For these reasons, I would affirm the decisions of the lower courts.
1. The parties appear to use the acronyms CNA and CENA interchangeably. We use the acronym CNA throughout this opinion for consistency.
2. Generally, whether the district court erred when it decided not to bind over a defendant is reviewed for an abuse of discretion. People v. Greene, 255 Mich. App. 426, 434, 661 N.W.2d 616 (2003). However, “[w]hether a defendant's conduct falls within the scope of a penal statute is a question of statutory interpretation that is reviewed de novo.” People v. Rea, 500 Mich. 422, 427, 902 N.W.2d 362 (2017).
3. Notably, the Attorney General has interpreted MCL 750.492a as being in pari materia with the PHC. See OAG, 1993-1994, No. 6,819 (September 28, 1994).
4. Both acts define the term as meaning information oral or recorded in any form or medium that pertains to a patient's healthcare, medical history, diagnosis, prognosis, or medical condition, but the PHC refers to the records being maintained in the process of providing medical services, while the MRAA refers to the records being maintained in the process of caring for the patient's health. See MCL 333.16213(7)(a); MCL 333.20175a(5)(a); MCL 333.26263(i). We do not find this distinction important here.
5. If we were to conclude that the statutory definition of medical record does not apply to MCL 750.492a, we question whether that statute would be void for vagueness for not providing “fair notice of the conduct proscribed.” People v. Roberts, 292 Mich. App. 492, 497, 808 N.W.2d 290 (2011) (citation omitted). Given that the MRAA and the PHC provide the same definition of medical records, there are legitimate concerns whether a healthcare provider would have fair notice that this definition does not apply to MCL 750.492a. And, if possible, we must interpret statutes to avoid constitutional issues. Does 11-18 v. Dep't of Corrections, 323 Mich. App. 479, 505, 917 N.W.2d 730 (2018) (O'Connell, J., concurring).
6. We note that the MRAA states, “As used in this act” before providing a list of definitions. MCL 333.26263. And the pertinent PHC sections state, “As used in this section” before providing the definition of “medical record.” MCL 333.16213(7)(a); MCL 333.20175a(5)(b). However, in People v. Feeley, 499 Mich. 429, 444, 885 N.W.2d 223 (2016), the Supreme Court declined to hold that such limitations on a statutory definition necessarily preclude application of that definition to other contexts. In that case, the Court determined that the statutes at issue did not share a common purpose. Id. at 443, 885 N.W.2d 223. The Court then observed that the relevant statutory definition contained the type of limiting language set forth above. Id. at 444, 885 N.W.2d 223. The Court reasoned, “When statutes do not deal with the same subject or share a common purpose and the Legislature has chosen to specifically limit the applicability of a statutory definition, the doctrine of in pari materia is inapplicable.” Id. (emphasis added). In this case, however, the relevant statutes do share a common purpose, i.e., the retention of accurate medical records. And for the reasons discussed above, we are convinced that the definition should be read in pari materia with MCL 750.492a.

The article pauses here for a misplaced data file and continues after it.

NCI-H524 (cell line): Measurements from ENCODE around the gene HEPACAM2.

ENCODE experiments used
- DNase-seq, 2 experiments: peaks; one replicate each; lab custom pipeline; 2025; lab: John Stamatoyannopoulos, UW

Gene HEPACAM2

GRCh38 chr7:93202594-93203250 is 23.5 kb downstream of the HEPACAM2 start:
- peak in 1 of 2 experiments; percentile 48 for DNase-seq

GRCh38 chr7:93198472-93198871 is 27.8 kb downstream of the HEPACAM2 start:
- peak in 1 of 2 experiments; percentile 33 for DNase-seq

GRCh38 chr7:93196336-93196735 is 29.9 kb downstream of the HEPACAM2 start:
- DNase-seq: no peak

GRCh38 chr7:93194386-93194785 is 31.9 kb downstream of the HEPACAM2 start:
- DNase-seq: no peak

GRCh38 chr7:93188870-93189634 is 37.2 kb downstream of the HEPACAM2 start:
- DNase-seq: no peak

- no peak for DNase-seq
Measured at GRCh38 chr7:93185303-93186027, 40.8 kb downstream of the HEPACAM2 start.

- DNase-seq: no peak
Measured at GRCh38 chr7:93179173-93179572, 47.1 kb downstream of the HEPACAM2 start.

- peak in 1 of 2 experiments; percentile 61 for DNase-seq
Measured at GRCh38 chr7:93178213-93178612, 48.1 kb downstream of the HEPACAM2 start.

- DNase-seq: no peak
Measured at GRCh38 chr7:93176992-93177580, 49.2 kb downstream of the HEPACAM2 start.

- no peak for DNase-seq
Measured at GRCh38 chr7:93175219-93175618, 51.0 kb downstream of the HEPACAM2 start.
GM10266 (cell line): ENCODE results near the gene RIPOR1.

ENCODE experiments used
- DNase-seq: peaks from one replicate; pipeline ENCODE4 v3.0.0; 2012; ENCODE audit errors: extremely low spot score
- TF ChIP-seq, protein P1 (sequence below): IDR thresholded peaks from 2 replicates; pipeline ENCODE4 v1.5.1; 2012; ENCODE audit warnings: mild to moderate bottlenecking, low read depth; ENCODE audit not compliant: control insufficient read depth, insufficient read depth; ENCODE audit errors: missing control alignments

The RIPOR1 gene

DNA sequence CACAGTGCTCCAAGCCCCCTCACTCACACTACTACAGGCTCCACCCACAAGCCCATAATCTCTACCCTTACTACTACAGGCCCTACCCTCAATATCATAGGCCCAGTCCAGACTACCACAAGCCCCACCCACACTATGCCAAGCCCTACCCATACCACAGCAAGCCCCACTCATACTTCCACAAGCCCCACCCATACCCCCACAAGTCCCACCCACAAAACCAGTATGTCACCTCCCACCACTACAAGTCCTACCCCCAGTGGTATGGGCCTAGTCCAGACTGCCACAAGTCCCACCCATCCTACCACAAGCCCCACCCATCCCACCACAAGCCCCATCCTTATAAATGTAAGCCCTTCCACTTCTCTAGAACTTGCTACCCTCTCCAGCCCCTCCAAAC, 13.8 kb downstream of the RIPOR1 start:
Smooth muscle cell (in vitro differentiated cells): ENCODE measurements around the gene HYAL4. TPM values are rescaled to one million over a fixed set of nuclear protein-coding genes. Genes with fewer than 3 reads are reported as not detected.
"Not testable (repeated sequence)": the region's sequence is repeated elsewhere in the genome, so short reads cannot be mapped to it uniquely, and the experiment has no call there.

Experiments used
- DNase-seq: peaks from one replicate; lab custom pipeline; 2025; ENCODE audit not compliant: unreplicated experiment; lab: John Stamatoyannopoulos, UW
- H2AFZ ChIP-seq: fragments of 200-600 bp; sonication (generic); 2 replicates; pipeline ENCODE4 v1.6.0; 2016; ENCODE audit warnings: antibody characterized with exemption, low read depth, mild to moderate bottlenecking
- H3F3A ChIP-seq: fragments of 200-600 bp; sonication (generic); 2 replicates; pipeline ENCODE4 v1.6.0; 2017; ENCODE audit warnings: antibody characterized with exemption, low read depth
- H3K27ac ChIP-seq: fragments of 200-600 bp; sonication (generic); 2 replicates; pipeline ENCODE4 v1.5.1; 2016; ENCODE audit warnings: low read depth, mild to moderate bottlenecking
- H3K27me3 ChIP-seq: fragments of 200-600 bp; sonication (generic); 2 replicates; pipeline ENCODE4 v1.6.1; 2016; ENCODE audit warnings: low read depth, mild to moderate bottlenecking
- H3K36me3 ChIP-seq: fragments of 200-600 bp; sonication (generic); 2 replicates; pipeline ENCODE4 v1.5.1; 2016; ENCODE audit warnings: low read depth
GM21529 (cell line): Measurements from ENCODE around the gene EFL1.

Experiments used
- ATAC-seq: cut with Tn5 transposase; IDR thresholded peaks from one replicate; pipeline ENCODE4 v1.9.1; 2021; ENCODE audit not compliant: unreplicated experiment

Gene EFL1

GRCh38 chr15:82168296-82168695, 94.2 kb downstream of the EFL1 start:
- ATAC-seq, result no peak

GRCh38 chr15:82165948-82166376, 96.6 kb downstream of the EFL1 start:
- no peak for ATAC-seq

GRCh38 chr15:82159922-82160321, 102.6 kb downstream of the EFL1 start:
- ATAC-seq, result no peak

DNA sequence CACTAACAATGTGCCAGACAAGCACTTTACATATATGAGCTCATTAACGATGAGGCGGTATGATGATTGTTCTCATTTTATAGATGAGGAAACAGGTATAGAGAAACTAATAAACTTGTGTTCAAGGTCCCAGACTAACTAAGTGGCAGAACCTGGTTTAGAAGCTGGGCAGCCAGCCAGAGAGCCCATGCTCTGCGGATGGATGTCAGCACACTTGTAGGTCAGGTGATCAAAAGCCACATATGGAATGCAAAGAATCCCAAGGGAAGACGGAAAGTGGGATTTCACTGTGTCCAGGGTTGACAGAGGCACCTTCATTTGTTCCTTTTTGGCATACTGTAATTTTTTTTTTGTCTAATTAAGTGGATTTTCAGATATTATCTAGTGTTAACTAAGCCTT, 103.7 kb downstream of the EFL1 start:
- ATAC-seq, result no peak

7. We may consult a dictionary to determine the ordinary meaning of terms not defined by statute. See People v. Thompson, 477 Mich. 146, 151-152, 730 N.W.2d 708 (2007).
8. In the event a patient requested a copy of their medical records, the names of the other patients on the member location sheets could readily be redacted in order to preserve their privacy.
9. See also Liparota v. United States, 471 U.S. 419, 433, 105 S. Ct. 2084, 85 L. Ed. 2d 434 (1985) (holding that a charge of unlawfully acquiring food stamps requires the prosecution to “prove that the defendant knew that his acquisition or possession of food stamps was in a manner unauthorized by statute or regulations.”); X-Citement Video, 513 U.S. at 78, 115 S.Ct. 464 (holding that a charge of knowingly transporting child pornography in interstate commerce requires the prosecution to prove that the defendant had knowledge of the “sexually explicit nature of the material and [of] the age of the performers.”).
10. Defendants are charged with “intentionally” or “willfully” violating the statute. Michigan courts have interpreted “willful” as being synonymous with intentional. In re Napieraj, 304 Mich. App. 742, 746, 848 N.W.2d 499 (2014); Jennings v. Southwood, 446 Mich. 125, 139-140, 521 N.W.2d 230 (1994). Accordingly, we will treat the two terms as requiring the same level of intent.
Borrello, J., concurred with Shapiro, J.
Response sent, thank you
Docket No: No. 343272, No. 343273, No. 343274, No. 343275, No. 343276, No. 343277, No. 343278, No. 343279, No. 343280, No. 343281
Decided: October 15, 2019
Court: Court of Appeals of Michigan.